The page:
In the beginning, God created the heavens and the earth (Genesis 1:1). The presumption of the author is that before there was creation, there was God.
Beginning with that reality, my intention is not to fabricate an answer to the question posed by critics in Augustine’s Confessions 11.12.14: “What was God doing before he made heaven and earth?” The question assumes a sequence: this happened, then this followed. But Augustine responded that one could not speak with meaning about “before” when there was no time “before” the work of creation (11.13.15).
So any reflection I can offer about God “before” the beginning of creation will focus only on one thing: God as being exerted some activity. Being is intimately interwoven with action. The nature and goal of activity is in turn affected by the nature of the being performing the “Being is intimately interwoven with action. The nature and goal of activity is in turn affected by the nature of the being performing the activity.”activity. Creation is a more accessible theater of God’s activity, but reflection on who and what God is will affect the understanding of what God has done and why he does what he does. This relationship between being and action has enormous implications on many fronts and it certainly has enormous implications for those who are identified as made “in his own image” (Genesis 1:1).
We catch a brief glimpse of divine activity through the words of the Lord Jesus in John 17:24: “Father, I desire that they also, whom you have given me, may be with me where I am, to see my glory that you have given me because you loved me before the foundation of the world.” Assigning his own unique application to this verse, Augustine would state in De trinitate: “But it is unthinkable that God should love someone temporally, as though with a new love that was not in him before” (5.4.17). God was loving before the creation, an attitude as well as an activity. God as being also acts, and although John 17:24 concerns the relationship between the Father and the Son, this love would also be expressed to created beings who embrace the Lord Jesus by faith.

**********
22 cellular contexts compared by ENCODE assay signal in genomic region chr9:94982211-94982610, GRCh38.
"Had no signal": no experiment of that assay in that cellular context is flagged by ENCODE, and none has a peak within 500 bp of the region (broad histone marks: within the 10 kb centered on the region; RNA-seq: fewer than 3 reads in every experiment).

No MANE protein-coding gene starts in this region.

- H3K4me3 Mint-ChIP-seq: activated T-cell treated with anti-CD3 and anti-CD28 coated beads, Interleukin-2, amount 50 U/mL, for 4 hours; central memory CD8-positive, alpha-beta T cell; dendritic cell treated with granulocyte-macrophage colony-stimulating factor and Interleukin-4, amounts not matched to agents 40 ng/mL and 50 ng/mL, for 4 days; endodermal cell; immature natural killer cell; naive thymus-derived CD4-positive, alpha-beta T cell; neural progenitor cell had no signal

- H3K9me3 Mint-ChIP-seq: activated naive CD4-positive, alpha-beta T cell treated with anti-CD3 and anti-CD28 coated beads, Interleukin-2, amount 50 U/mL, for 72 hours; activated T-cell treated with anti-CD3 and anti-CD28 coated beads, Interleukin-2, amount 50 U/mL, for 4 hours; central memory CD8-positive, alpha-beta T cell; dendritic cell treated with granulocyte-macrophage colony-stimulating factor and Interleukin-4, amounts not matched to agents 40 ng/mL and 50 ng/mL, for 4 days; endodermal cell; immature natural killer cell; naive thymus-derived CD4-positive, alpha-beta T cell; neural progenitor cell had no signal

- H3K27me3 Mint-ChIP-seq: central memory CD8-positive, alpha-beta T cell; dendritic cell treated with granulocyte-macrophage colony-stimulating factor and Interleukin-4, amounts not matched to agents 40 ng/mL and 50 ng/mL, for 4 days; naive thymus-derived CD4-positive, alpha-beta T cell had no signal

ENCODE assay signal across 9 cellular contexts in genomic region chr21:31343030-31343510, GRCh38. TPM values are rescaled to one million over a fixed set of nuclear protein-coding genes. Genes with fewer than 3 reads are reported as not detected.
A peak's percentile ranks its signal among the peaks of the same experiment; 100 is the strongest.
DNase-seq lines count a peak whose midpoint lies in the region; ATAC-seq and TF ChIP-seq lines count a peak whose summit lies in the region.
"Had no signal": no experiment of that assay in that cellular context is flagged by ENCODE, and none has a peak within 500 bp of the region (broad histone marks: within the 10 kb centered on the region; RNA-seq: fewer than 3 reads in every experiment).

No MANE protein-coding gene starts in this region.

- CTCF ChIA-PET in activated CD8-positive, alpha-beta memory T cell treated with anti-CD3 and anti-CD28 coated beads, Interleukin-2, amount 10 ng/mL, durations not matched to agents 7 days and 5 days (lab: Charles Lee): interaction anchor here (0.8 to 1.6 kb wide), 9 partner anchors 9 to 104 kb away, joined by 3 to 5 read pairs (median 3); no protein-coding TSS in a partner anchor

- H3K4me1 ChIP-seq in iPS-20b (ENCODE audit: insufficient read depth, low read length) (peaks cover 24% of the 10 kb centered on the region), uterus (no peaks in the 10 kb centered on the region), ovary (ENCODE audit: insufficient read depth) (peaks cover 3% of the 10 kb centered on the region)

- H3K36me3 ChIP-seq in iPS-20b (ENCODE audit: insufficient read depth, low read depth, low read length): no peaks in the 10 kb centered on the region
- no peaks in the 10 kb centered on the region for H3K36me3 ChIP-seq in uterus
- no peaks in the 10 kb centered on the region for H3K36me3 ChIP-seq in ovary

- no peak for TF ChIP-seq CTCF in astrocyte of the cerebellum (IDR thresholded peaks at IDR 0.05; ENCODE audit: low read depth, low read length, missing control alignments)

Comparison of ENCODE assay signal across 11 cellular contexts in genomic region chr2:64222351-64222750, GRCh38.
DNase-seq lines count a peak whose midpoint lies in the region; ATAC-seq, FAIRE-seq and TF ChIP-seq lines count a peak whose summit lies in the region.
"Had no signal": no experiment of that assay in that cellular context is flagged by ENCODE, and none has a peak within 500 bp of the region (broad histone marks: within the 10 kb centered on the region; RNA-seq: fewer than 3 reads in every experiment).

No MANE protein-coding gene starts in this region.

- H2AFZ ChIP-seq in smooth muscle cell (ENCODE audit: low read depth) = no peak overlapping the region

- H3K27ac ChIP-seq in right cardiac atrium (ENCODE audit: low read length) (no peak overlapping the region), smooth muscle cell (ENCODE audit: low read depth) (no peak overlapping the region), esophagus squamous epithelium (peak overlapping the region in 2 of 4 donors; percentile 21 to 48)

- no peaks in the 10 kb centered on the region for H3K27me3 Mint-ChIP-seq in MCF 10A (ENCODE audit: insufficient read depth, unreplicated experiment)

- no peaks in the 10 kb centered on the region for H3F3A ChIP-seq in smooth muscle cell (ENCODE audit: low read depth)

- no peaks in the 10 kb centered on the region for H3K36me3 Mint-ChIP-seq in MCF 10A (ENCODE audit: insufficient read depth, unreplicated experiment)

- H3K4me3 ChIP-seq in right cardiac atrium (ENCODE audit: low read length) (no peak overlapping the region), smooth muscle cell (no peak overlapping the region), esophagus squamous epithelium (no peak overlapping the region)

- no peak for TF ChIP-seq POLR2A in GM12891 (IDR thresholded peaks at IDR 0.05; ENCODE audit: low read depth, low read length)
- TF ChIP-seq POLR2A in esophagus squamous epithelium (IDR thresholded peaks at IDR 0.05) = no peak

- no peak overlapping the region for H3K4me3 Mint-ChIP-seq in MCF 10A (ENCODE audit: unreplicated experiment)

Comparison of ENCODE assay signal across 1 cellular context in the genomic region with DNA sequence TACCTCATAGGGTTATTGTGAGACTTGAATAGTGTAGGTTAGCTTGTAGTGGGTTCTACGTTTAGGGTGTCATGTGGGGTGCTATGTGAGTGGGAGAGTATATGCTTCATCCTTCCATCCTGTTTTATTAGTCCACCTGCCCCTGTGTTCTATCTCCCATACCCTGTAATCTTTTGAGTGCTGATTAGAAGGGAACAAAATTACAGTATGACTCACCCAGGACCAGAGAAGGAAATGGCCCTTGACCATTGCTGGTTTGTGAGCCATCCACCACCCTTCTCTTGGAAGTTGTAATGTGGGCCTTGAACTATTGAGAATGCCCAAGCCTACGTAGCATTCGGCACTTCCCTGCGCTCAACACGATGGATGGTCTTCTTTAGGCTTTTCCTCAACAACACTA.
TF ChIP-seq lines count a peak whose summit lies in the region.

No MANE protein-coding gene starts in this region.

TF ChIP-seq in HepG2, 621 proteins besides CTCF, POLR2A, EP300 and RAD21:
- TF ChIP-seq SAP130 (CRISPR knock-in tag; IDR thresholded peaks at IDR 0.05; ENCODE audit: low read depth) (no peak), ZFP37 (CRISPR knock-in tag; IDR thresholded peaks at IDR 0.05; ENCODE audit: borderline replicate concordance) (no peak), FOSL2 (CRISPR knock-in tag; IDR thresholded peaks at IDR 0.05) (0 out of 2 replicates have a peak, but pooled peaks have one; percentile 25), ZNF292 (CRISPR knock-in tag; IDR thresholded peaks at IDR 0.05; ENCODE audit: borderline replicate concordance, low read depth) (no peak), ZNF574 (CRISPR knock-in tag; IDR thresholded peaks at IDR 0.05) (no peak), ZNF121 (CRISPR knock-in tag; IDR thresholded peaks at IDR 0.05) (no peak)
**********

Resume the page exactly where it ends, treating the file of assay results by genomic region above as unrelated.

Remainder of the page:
God’s love would have pervasive impact on his act of creation. There is activity but it is of a particular sort because of the nature of God’s being, properly described with many other attributes, but not less than love. God’s act of creation is permeated by provision, preservation, nurture, and an orientation toward good will for his creation. This in turn affects what should be considered as an appropriate expression of the being and activity for human beings as “image-bearers of God.”
This means that there are attitudes and behaviors in line with being God’s image-bearers. Human beings do not exercise their image-bearing autonomously, and the creation reflects a standard of acceptability for being and action.
Join me as I explore the significance of this connection in future meditations.